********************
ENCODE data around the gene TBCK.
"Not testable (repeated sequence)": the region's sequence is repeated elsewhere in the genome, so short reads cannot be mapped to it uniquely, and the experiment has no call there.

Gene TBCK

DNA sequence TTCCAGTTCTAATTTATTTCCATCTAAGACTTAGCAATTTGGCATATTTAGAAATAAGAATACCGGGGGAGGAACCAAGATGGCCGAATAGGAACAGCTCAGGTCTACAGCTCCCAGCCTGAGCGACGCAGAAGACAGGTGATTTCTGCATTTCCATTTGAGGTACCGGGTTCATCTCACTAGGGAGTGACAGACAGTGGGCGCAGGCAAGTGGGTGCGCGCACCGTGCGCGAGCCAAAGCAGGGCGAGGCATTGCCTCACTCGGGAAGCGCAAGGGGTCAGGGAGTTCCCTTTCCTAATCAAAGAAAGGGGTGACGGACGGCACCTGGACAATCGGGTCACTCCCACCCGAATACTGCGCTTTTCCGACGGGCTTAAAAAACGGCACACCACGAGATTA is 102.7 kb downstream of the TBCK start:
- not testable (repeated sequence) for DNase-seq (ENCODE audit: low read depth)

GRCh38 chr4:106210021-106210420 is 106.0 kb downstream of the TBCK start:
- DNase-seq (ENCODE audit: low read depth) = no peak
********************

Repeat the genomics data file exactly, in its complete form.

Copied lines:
ENCODE data around the gene TBCK.
"Not testable (repeated sequence)": the region's sequence is repeated elsewhere in the genome, so short reads cannot be mapped to it uniquely, and the experiment has no call there.

Gene TBCK

DNA sequence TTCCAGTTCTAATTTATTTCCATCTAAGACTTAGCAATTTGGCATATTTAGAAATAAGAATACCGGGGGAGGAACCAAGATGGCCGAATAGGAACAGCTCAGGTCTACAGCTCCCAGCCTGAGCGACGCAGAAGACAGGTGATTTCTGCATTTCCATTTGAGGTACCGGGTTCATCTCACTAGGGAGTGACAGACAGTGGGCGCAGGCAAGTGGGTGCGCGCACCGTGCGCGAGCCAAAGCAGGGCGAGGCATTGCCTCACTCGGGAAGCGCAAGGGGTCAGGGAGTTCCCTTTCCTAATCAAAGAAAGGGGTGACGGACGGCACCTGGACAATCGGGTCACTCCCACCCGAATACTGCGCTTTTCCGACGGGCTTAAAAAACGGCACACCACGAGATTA is 102.7 kb downstream of the TBCK start:
- not testable (repeated sequence) for DNase-seq (ENCODE audit: low read depth)

GRCh38 chr4:106210021-106210420 is 106.0 kb downstream of the TBCK start:
- DNase-seq (ENCODE audit: low read depth) = no peak